Episcopal Diocese of Virginia
The Episcopal Church »  |  The Diocese of Virginia


Alleluia!  The Lord is Risen!  The Lord is Risen indeed! Alleluia!

2 Easter

Meditations from the Rector.....

Our Gospel reading for the Sunday after Easter is always John’s story of the Apostle Thomas and two appearances of the Risen Lord. As the passage opens, it is the evening of Easter day, and the disciples are secretly gathered together behind locked doors. Because Jesus was convicted and executed on a charge of sedition, his followers had reason to think that they too might be accused.

As we heard on Easter Sunday, earlier that very day, Mary Magdalene had announced to the disciples the remarkable news that “I have seen the Lord” [Jn 20:18]She also brought a message from Jesus for the disciples that he was “ascending to my Father and your Father, to my God and your God” [Jn 20:17]But none of the disciples had given credence to a bodily resurrection, and they did not believe Mary’s report.

No longer restricted by physical limitations, the Risen Lord suddenly appears within the locked room and greets the disciples saying, “Peace be with you”[v.19]. He then shows them the wounds on his hands and side.

When Jesus first appeared to Mary early that morning, he warned her not to cling to him because he had not yet ascended to the Father; but now he offers his Risen body as proof of his material reality. As Jesus repeats the Shalom, the disciples rejoice as they recognize Jesus and experience for themselves the truth of Mary’s testimony.

However, the familiar words of peace are much more than a customary greeting. Accompanied by the physical marks of the crucifixion, they provide assurance to the bewildered disciples and are a means of their transformation. Jesus is no ghost and they now believe what Mary Magdalene had told them before. The Lord is risen!

This revelation is now followed by a commission“As the Father has sent me, so I send you”[v. 21].This is the heart of John’s Gospel. Just as the Son has revealed the Father, now the disciples are to reveal the Son to the world. But the disciples cannot accomplish this on their own. Thus, just as God once breathed life into Adam [Gen 2:7], Christ now gives them the power they will need as he breathes on them and says: “Receive the Holy Spirit”[v.22]. Just as Adam represented new life, the disciples signify a new community that will testify to the gift of eternal life in Jesus Christ[cf Jn 14:16-17; 16:7, 13]

For unexplained reasons, only Thomas had not been present at this occasion. When told of the Lord’s appearance, Thomas stated the need to see for himself the physical proof of Jesus’ wounds. When Jesus appeared among them for a second time a week later, he offered Thomas the “proof” he had demanded. Once again there was the initial greeting of “Peace”[v. 26]. Thomas, seeing for himself Jesus’ scars, then confessed: “My Lord and my God!”[v. 28] in a new level of recognition. This represents the culmination of John’s Christology, as Thomas speaks not only for himself, but for disciples of all ages. Ironically, it will be the testimony of Thomas in John’s Gospel that will bring future believers to faith.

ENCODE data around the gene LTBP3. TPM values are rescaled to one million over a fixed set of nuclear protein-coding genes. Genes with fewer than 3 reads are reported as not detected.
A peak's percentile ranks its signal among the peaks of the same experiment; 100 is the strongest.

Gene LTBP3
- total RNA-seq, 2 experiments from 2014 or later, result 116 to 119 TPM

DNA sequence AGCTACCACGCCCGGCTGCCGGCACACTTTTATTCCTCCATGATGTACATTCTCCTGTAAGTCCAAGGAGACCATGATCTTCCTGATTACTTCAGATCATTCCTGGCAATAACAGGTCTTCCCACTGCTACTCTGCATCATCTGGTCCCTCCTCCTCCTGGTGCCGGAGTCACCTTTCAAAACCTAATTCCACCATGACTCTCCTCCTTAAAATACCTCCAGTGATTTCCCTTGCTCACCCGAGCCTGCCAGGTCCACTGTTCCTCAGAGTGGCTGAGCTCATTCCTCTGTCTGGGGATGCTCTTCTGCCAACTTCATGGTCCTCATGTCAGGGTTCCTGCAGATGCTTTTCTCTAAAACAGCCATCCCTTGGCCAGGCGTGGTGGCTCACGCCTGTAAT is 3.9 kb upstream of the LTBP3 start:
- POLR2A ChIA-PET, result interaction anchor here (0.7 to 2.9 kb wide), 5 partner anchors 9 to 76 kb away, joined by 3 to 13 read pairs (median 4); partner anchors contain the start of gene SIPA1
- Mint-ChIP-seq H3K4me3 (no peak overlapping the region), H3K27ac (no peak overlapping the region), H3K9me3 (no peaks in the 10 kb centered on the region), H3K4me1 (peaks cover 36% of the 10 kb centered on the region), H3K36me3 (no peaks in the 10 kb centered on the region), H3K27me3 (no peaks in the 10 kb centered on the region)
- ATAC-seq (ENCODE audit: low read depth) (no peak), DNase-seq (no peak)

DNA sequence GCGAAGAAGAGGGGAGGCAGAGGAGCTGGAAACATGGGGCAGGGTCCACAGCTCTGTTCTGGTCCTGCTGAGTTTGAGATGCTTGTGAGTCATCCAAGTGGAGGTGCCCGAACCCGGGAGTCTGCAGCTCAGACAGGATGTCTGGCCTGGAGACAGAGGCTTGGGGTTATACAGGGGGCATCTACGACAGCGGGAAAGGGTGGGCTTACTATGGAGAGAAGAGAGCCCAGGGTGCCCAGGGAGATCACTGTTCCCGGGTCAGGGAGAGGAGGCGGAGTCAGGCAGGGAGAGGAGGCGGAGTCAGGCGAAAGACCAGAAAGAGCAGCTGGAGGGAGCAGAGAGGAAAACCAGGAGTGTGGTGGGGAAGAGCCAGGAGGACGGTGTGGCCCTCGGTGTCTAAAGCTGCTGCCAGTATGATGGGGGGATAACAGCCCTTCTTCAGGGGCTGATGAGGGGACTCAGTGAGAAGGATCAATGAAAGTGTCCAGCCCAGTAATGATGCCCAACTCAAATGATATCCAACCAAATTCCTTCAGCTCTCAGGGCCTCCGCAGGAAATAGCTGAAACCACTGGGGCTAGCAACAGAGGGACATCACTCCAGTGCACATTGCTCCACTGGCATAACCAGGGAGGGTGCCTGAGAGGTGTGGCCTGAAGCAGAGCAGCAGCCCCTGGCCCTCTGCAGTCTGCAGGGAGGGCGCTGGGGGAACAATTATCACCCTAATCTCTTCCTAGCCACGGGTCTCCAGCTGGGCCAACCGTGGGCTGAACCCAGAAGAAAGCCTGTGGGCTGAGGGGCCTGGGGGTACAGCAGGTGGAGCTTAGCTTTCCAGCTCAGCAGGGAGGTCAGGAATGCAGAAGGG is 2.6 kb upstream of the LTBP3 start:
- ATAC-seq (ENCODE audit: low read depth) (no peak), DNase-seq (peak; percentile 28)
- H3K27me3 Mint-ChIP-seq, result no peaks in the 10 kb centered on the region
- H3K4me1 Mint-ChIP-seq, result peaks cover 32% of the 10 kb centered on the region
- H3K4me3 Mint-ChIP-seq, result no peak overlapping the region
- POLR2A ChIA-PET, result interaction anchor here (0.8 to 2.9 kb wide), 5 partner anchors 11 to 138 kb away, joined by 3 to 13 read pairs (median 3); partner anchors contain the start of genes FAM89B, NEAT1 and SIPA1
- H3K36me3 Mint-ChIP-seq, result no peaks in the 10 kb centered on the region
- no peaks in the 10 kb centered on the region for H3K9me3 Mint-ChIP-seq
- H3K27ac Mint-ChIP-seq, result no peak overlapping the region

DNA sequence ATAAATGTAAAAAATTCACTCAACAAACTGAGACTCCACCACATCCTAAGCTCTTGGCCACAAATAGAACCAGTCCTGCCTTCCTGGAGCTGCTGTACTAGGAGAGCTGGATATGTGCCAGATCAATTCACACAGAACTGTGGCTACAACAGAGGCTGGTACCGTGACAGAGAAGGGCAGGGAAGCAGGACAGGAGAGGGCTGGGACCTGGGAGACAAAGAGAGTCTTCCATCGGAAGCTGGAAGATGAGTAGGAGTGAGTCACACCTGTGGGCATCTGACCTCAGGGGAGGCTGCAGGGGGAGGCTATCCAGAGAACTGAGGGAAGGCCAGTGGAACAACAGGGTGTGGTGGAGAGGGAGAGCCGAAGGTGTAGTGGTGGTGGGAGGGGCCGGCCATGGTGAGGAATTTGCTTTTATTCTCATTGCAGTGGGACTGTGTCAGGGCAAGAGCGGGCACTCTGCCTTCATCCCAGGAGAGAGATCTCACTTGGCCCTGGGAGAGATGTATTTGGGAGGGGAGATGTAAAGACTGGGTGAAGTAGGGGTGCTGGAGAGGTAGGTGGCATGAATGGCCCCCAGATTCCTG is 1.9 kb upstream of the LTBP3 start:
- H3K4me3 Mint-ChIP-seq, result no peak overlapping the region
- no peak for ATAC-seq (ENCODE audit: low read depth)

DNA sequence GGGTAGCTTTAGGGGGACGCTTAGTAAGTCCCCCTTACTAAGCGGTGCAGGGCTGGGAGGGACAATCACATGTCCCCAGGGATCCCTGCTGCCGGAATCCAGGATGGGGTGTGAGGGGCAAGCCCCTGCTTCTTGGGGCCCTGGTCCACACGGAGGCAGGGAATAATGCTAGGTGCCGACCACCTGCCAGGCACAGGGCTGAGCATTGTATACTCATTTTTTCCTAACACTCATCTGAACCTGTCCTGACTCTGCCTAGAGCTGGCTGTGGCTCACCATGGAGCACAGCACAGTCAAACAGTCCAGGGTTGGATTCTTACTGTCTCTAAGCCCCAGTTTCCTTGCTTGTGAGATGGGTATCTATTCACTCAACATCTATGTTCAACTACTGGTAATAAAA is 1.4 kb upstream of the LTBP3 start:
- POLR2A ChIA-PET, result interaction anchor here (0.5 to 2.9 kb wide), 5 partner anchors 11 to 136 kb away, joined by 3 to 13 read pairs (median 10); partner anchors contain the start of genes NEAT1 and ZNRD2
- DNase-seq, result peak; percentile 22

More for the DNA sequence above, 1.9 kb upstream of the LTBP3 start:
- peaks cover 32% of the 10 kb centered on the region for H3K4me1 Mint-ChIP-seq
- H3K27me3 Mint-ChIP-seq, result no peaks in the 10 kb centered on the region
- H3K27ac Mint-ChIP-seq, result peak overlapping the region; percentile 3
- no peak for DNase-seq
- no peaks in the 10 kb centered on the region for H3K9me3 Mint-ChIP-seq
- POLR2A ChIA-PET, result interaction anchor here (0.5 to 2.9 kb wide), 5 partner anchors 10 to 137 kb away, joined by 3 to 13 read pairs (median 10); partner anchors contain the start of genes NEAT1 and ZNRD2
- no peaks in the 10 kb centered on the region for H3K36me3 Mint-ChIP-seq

Let us rejoice with the Psalmist for the Miracle of Easter“O LORD, you are my portion and my cup; ...my heart therefore is glad, and my spirit rejoices; my body also shall rest in hope.” [Ps 16.5a, 9]



2 Easter

What are the implications and meanings for you in these passages?

1. As you read the first part of the Gospel passage [Jn 20:19-23], try to imagine what it must have been like as the disciples were gathered behind locked doors and Jesus suddenly appeared.

  • Why would Jesus come when Thomas was absent? Why not come when all are present?

  • How were the followers of Jesus transformed at this time?

    2. What is the commission that Jesus gives the disciples, and how were they empowered for this mission (vv.21-23)?

• How are we called to carry out this same mission today? 3. In verses 24-25, Thomas demands proof that Jesus has risen.

• What proof of the Resurrection do we continue to seek today?

4. As you read the account of the meeting between Thomas and Jesus (vv.26-29),

  • How would you characterize Thomas as well as Jesus’ response to him?

  • In what ways do you identify with Thomas?

  • What is the example that Thomas sets for us?

    5. When Jesus appears, he greets his disciples with the words “Peace be with you” [vv. 19, 21, 26].

  • What effect do these words have?

  • How would you describe this peace?

  • When have you experienced God’s peace in your own life?

    6. Earlier that morning, Mary Magdalene told the disciples that she had seen the Resurrected Lord and conveyed the message Jesus had charged her to deliver [Jn 20:18], yet they seemed not to believe her.

  • Why do the disciples not believe Mary Magdalene?

  • How are they different or the same from Thomas, who likewise fails to believe what his fellow

    disciples relate to him?

  • How are you different or the same as Thomas?

  • Why do you think Jesus came when Thomas was absent? Why not come when all are present?

    For the Biblical scholars, a more in-depth task:

    Why does John say that he “wrote” this Gospel? What is the purpose of this Gospel?

    How many times does Thomas appear in John’s Gospel? What do these incidents say about Thomas and his relationship to Jesus?

    Where does Thomas appear in the other, synoptic Gospels?
    Where does John’s Gospel formally end? What is considered to be the “Epilogue”? Who wrote “John’s” Gospel?

If you get stuck, email me for further hints!

And remember,

"Prayer" can lead us to a place of redemption....redemption in the awareness of God's presence above us, alongside us, and in us.  For God is with us!